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Case Hysteries
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Felicia gives an overview of the book:

Case Hysteries is a collection of poems including dramatic monologues and dialogues based on Sigmund Freud's case histories of five women.
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Case Hysteries is a collection of poems including dramatic monologues and dialogues based on Sigmund Freud's case histories of five women.

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Entreaty (Frau Emma)

Still, keep still, don't touch me, do not, please,
Touch me, touch me, not in this room here, not here,
Not here, here in this room where I am waiting,
For the pain, your pain,

Churning in my intestines, my pain, here still,
Keep still, do not touch me here, not here, go there,
Sit now, wait, you wait in the corner for me
To tell you why it's

Hard here, still, to keep up the pain to feel it
Rushing through my veins like the horses I drove
Through the forest with my two daughters—I screamed
Into the night then,

I screamed.  Go now, leave me to sleep now, here now,
Here in this room where I can rest now, go now,
Do not touch me, do not say a word, go now, leave me,
Let me be alone.

*****

The Facts of Dora’s Case (Freud)

She loves a married man 
Whose wife loves her father.
She also loves the wife,
Who makes her feel jealous.
She loves her father too
Though he does not love her.

Herr K. has courted her.
He is a loathsome man.
He tried to kiss her too.
I notice that the father
Never feels that jealous
Of them, nor does the wife.

She wants to kiss the wife
Of the man who loves her.
He need not be jealous 
Since she is not a man.
She must make her father 
See she's beautiful too.

Her dreams inform me too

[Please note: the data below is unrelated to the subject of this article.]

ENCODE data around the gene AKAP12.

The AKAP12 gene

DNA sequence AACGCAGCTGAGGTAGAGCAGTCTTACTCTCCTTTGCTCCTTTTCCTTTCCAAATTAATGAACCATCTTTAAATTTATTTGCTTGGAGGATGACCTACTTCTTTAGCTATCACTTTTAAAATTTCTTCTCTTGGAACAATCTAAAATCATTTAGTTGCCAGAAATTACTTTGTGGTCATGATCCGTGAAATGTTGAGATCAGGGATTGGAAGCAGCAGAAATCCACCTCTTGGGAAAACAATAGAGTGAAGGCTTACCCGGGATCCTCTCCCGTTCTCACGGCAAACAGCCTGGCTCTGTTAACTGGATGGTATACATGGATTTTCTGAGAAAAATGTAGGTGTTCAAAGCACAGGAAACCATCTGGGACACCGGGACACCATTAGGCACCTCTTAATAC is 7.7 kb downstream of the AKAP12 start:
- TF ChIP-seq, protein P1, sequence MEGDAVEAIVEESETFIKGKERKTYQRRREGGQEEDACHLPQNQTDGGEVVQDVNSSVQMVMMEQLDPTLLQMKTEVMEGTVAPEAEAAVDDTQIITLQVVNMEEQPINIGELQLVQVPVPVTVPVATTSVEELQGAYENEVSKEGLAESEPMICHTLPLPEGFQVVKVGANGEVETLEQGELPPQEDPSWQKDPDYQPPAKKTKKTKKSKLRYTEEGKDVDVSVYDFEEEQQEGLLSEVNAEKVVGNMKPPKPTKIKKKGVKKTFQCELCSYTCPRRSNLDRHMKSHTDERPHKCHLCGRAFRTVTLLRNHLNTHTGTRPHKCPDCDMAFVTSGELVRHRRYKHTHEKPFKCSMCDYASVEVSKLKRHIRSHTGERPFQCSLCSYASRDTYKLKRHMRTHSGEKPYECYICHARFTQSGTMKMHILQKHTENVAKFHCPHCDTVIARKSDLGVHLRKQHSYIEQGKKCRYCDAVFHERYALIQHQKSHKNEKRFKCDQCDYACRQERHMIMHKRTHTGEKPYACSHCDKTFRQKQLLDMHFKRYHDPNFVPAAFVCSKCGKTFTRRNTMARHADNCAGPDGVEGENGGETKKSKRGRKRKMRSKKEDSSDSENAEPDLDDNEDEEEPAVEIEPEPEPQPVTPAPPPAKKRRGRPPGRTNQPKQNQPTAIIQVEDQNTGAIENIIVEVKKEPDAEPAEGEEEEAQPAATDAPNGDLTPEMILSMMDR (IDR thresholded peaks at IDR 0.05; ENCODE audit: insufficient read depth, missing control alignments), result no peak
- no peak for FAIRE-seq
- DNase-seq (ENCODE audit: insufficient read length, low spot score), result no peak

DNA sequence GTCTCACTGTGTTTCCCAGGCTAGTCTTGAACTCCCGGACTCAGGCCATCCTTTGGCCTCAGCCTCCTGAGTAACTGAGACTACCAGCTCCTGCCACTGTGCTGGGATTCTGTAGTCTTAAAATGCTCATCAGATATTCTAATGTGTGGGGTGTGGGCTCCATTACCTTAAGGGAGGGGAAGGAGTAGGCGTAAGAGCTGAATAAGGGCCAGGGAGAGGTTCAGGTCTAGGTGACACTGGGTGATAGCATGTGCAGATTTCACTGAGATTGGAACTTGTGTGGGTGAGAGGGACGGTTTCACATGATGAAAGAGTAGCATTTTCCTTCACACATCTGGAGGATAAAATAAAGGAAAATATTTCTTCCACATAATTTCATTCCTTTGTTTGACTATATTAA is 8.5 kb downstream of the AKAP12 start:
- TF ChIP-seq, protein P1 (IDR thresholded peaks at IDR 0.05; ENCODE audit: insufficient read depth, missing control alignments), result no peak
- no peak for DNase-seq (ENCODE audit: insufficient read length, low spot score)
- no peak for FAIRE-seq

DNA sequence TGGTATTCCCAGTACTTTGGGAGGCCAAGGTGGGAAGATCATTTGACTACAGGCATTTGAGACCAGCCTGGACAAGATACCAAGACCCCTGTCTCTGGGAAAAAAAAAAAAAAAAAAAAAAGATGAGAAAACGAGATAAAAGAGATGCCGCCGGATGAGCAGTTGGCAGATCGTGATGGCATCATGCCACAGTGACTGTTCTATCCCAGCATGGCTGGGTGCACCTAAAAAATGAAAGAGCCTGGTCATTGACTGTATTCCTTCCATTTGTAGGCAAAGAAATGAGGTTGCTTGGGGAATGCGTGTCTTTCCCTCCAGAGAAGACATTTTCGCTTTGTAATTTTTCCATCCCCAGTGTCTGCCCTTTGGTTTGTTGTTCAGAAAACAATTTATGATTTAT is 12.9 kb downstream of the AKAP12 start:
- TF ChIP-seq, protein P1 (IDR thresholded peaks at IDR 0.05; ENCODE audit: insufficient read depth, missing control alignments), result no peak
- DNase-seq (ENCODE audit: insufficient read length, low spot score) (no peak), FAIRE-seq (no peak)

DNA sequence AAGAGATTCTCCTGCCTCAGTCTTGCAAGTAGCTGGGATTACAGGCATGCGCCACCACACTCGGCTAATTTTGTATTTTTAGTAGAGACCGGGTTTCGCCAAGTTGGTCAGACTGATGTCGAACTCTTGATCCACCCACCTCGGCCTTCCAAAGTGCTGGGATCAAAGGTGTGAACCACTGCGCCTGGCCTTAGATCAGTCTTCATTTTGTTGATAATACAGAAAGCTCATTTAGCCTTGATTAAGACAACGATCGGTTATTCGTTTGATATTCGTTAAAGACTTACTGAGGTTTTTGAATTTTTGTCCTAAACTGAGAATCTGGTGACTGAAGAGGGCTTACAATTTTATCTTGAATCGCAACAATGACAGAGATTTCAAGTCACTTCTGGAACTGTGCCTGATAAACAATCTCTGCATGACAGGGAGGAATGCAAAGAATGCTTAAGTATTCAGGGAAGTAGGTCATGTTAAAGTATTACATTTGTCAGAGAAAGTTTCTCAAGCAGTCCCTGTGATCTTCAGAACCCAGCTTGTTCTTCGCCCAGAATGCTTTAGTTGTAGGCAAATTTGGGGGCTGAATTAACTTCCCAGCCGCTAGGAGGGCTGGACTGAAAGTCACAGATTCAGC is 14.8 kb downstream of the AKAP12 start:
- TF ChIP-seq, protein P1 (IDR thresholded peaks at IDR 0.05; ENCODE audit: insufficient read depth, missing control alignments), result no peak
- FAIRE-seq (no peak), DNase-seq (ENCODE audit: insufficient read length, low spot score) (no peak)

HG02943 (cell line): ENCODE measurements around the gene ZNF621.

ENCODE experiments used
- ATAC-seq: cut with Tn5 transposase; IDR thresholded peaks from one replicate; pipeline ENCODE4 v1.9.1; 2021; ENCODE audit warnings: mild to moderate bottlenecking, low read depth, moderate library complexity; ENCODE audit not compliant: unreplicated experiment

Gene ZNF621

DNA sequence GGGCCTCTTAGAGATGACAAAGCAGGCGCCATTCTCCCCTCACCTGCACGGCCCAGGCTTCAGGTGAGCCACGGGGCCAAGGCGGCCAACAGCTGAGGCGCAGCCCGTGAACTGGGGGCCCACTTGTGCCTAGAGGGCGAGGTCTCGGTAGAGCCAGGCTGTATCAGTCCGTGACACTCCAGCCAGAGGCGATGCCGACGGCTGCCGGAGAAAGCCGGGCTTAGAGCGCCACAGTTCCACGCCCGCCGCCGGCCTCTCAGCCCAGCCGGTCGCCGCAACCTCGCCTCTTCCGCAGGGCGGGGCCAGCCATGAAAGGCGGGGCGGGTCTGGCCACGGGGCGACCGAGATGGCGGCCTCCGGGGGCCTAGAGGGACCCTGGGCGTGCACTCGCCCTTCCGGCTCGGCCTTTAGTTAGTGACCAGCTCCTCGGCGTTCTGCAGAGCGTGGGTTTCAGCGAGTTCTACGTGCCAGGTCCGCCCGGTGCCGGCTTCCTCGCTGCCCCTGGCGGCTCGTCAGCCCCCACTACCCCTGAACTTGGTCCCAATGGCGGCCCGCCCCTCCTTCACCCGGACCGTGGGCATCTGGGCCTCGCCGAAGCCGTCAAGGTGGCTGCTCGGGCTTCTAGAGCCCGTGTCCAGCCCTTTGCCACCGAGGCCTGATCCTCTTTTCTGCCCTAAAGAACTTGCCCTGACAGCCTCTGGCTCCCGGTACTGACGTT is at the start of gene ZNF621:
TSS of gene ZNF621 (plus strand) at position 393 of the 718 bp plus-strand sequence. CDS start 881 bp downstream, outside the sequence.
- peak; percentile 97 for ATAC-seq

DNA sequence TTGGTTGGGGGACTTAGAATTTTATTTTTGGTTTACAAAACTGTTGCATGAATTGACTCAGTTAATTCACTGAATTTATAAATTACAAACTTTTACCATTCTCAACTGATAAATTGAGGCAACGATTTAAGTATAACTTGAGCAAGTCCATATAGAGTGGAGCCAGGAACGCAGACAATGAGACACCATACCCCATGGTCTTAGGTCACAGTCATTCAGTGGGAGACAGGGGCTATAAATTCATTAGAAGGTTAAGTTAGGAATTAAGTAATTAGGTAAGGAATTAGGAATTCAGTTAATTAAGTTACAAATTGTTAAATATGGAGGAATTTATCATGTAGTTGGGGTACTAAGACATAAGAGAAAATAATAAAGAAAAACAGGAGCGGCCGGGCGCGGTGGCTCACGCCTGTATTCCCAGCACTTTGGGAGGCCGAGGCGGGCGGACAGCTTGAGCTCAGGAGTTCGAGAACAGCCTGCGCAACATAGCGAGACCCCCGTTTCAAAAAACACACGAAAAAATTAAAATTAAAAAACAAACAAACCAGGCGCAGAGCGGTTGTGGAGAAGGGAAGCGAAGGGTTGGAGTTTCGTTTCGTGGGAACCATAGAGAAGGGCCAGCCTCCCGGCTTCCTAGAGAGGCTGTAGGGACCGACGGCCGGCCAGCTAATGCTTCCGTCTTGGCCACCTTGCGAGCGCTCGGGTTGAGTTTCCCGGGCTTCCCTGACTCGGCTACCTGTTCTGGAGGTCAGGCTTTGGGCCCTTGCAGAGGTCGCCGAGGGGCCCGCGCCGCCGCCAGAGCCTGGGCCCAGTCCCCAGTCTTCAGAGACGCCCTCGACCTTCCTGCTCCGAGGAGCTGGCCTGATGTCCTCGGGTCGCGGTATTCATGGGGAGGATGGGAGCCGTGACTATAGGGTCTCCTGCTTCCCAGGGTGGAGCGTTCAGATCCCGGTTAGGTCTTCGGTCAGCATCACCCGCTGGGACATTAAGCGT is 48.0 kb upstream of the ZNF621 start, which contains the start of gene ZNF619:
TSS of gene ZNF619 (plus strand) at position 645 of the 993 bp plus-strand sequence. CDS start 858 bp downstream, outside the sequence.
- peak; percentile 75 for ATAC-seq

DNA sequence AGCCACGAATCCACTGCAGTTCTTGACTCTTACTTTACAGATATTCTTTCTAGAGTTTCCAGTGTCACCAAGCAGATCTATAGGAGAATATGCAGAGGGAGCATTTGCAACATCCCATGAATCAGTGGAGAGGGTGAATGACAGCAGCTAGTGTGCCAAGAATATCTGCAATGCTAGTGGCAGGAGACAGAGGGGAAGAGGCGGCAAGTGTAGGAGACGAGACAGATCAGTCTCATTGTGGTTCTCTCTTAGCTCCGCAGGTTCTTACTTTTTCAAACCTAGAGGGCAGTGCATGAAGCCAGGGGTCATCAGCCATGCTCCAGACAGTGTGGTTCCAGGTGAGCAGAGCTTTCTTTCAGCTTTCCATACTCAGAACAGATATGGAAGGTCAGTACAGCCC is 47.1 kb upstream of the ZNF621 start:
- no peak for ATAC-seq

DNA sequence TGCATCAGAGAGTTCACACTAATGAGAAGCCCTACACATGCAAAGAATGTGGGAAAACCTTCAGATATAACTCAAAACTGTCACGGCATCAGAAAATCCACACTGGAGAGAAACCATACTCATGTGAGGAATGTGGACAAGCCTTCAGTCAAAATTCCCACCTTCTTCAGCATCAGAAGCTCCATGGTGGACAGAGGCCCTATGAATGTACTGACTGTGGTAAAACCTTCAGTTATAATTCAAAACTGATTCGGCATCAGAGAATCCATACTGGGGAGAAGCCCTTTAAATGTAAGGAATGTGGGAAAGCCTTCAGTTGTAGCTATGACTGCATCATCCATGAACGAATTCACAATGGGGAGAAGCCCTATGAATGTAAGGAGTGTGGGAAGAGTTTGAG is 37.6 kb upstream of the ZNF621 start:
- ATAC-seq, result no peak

She wants to be a wife.
She must leave her father
Before he rejects her.
She must look for a man
Who will make him jealous.

*****
Elisabeth’s Memories Begin (Fraulein Elisabeth von R.)

I did not want the role
Of girl child, not after she—
My sweet mother—took ill.

My father always said he
Couldn't ask for anything
More than a companion like me.

When he got sick, sleeping
In his room in case he called
Was just my way of helping.

To prove to him that I loved
Him, I acted so cheerful.

When he died, I helped console
Mother, who needed me still.

felicia-mitchell's picture

These poems are perhaps more interesting for their relationship to Freud's early belief in the relationship between childhood sexual trauma and hysteria. I wrote them to explore Freud's ideas along with the voices of women who seemed to need their own voices.

About Felicia

Felicia Mitchell grew up in South Carolina and North Carolina and lived in Georgia and Texas prior to moving to Virginia in 1987 to take a job at Emory & Henry College.  She has lived and worked in rural Washington County since then, writing a column for...

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Published Reviews

Jan.10.2010

I love the first poem of Felicia Mitchell’s new chapbook of poems The Cleft of the Rock. “Alley” is an existential manifesto that essentially states, “I go; therefore I am.” It is a poem about temptation...